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Experts Urge Limits on Medical Research on Chimpanzees
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THURSDAY, Dec. 15 (HealthDay News) -- A long-awaited U.S. government-mandated report from the Institute of Medicine (IOM) recommends that the use of chimpanzees in biomedical research be conducted only in very limited circumstances.
The IOM, an independent body that is often charged with reviewing medical or scientific issues, has developed two sets of criteria to be used for deciding whether or not chimpanzees were necessary for biomedical research and for behavioral research.
The criteria included factors such as whether another suitable research model might be available, or whether the research could not be ethically performed in human subjects.
Based on this criteria, the panel concluded that the use of chimpanzees is not necessary for most medical research. One area where the committee felt chimpanzee research could possibly still provide a benefit in biomedical research was in monoclonal antibodies (a form of therapy used against cancer and other illnesses). The committee was spilt on whether such research might be necessary for the development of a preventive hepatitis C vaccine.
"When we applied the criteria to a number of disease areas and considered: 'Is there another model that could be used?' and 'Could this be done ethically in humans?' in many cases, the answer was yes," said committee member, Sharon Terry, president and CEO of Genetic Alliance in Washington D.C.
"The trajectory here is clear. While chimps were very useful in prior years, we will see a decline in their use in research," said Terry.
According to the Associated Press, the United States and the West African country of Gabon are the only two countries in the world known to conduct medical research with chimpanzees. The European Union banned this type of research in 2010. The use of chimpanzees for research in the United States has been on the decline, the AP said, with less than 1,000 animals now available in the country for medical research nationwide.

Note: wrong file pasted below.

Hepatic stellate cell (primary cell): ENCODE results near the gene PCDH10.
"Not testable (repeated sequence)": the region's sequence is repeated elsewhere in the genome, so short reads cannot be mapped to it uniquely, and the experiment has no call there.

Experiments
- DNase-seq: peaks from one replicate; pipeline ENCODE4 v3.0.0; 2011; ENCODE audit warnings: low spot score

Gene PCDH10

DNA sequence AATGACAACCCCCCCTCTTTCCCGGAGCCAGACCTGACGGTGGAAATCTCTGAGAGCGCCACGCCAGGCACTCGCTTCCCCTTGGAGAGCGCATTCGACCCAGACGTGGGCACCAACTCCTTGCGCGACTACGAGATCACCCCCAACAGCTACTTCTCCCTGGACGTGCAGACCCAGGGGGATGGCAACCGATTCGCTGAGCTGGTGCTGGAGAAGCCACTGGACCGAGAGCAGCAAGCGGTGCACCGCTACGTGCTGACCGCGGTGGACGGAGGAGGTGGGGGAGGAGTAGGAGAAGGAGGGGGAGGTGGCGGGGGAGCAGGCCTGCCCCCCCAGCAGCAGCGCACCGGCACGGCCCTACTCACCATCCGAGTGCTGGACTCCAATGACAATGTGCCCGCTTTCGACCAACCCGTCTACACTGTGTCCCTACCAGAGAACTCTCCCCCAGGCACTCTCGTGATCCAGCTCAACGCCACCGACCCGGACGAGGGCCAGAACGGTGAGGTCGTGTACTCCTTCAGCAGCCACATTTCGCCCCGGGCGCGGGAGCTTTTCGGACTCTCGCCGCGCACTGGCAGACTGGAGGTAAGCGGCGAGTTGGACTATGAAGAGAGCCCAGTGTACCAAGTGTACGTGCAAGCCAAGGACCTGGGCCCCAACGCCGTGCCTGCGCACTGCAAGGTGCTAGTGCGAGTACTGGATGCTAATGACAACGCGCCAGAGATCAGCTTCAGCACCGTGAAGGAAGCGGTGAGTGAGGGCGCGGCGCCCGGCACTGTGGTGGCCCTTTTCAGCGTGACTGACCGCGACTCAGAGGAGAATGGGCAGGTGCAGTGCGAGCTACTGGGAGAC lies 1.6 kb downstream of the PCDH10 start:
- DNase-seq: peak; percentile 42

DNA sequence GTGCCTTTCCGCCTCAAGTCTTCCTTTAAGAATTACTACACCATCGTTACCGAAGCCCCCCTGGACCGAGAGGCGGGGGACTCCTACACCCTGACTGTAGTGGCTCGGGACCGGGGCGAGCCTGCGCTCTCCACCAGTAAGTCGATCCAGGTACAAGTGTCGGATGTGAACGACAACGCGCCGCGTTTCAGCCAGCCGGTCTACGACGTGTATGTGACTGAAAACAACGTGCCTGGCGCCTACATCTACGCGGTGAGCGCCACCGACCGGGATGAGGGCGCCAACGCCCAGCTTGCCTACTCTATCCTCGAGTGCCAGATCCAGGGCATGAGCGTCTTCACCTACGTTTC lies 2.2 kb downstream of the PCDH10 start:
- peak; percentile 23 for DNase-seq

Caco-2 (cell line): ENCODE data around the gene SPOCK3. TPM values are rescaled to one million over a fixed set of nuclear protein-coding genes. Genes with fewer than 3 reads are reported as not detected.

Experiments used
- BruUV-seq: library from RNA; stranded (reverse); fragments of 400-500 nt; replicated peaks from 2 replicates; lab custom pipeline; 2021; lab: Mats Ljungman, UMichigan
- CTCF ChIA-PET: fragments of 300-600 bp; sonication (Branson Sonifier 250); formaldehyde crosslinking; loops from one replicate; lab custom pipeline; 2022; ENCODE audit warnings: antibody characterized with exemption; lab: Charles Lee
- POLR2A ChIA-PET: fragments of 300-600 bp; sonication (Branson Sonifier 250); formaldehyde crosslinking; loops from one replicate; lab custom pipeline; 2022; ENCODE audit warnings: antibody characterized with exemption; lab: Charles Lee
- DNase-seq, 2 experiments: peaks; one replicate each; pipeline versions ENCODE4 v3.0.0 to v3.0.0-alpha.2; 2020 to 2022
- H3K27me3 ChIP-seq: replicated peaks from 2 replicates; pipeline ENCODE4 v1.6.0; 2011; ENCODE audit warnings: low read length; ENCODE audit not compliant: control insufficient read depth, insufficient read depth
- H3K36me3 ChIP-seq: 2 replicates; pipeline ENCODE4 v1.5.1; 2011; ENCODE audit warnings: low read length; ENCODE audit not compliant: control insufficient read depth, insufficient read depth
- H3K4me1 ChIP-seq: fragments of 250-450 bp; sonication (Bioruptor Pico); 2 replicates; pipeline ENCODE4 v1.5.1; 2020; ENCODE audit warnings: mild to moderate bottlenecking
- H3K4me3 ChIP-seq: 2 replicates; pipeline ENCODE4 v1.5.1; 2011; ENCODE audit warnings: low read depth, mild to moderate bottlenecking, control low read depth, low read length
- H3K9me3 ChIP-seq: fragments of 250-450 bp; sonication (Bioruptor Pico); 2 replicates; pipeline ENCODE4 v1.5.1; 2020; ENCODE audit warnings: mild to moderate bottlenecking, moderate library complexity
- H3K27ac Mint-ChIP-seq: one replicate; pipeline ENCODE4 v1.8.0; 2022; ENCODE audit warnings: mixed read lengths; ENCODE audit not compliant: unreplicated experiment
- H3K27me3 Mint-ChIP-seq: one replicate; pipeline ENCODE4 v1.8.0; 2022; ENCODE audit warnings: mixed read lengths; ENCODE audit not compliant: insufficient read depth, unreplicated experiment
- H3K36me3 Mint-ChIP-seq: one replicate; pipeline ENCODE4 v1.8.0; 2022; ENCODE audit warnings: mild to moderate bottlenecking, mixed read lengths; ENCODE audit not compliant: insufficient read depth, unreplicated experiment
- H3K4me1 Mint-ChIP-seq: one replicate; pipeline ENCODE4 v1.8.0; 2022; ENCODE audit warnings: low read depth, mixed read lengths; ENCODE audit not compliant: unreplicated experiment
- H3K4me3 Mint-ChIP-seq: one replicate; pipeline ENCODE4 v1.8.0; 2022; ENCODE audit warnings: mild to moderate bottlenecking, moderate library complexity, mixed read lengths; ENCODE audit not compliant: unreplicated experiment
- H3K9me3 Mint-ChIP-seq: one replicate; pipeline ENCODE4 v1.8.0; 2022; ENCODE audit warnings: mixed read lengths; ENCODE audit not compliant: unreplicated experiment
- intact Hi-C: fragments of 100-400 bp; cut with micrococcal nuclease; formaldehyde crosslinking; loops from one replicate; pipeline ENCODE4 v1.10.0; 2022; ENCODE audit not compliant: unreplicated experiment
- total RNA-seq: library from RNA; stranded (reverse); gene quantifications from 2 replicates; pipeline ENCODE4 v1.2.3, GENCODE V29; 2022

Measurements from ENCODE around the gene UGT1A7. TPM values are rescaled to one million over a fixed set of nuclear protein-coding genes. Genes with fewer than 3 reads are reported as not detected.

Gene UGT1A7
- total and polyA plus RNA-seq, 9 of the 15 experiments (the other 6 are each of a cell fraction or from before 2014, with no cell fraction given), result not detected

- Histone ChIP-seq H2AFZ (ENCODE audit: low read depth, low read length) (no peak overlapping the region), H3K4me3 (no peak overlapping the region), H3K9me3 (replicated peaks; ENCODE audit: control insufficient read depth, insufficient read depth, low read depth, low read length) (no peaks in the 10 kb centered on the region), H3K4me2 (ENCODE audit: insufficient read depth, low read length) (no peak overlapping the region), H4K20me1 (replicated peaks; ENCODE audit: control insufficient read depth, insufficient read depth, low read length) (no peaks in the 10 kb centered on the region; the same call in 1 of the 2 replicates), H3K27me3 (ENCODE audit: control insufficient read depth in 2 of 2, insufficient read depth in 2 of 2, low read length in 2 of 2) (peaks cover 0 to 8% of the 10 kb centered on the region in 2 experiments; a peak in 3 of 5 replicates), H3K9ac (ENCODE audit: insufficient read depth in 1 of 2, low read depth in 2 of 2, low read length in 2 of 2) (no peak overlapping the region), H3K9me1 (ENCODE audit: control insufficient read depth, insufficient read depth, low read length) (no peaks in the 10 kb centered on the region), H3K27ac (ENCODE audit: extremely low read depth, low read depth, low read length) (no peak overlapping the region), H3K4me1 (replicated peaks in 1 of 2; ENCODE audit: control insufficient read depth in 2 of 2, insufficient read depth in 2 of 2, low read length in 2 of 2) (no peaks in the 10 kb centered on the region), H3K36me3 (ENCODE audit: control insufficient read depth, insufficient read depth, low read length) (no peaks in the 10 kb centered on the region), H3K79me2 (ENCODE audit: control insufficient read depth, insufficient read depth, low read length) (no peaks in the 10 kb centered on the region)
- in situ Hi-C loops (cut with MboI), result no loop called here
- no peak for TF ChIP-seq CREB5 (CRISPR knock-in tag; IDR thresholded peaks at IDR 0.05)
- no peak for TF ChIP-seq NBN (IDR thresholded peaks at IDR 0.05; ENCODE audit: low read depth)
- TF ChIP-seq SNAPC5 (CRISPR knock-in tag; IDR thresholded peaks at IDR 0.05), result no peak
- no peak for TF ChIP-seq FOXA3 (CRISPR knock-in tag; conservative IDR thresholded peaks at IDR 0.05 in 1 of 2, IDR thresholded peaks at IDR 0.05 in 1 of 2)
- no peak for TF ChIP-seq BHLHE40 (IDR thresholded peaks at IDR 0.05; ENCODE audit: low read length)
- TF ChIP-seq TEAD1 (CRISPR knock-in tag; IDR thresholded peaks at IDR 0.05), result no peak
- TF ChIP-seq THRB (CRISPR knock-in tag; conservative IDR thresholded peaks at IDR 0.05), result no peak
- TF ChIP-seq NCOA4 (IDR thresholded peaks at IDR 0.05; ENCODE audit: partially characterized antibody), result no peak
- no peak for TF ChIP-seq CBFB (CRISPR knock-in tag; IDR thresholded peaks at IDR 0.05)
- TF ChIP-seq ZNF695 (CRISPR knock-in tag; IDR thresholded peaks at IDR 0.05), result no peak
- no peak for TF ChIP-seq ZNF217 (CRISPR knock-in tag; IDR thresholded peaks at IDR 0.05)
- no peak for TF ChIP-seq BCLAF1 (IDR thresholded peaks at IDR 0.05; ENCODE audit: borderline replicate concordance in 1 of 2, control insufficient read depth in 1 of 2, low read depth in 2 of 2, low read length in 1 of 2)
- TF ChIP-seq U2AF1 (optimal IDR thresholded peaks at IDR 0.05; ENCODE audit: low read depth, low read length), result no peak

One group that's long lobbied for less medical research on chimpanzees was largely pleased with the IOM's findings.
"The current report is precedence-setting. It's the first time in modern science that anyone other than a human has been given this much attention, but we'll continue to work for the day when there's no research on chimpanzees," said Theodora Capaldo, president and executive director of the New England Anti-Vivisection Society and Project R&R: Release and Restitution for Chimpanzees in U.S. Laboratories.
The IOM's report, called Chimpanzees in Biomedical and Behavioral Research: Assessing the Necessity, was released on Dec. 15. The report was commissioned by the U.S. National Institutes of Health (NIH). The NIH provides funding for the care of many of the chimpanzees that are currently used in medical research.
In biomedical research, the IOM's criteria for continued use of chimpanzees in research include:
Similar criteria were developed for comparative genomic and behavioral research. These criteria also included guidelines that techniques used in research on chimpanzees must be minimally invasive, with care taken to minimize any pain and distress.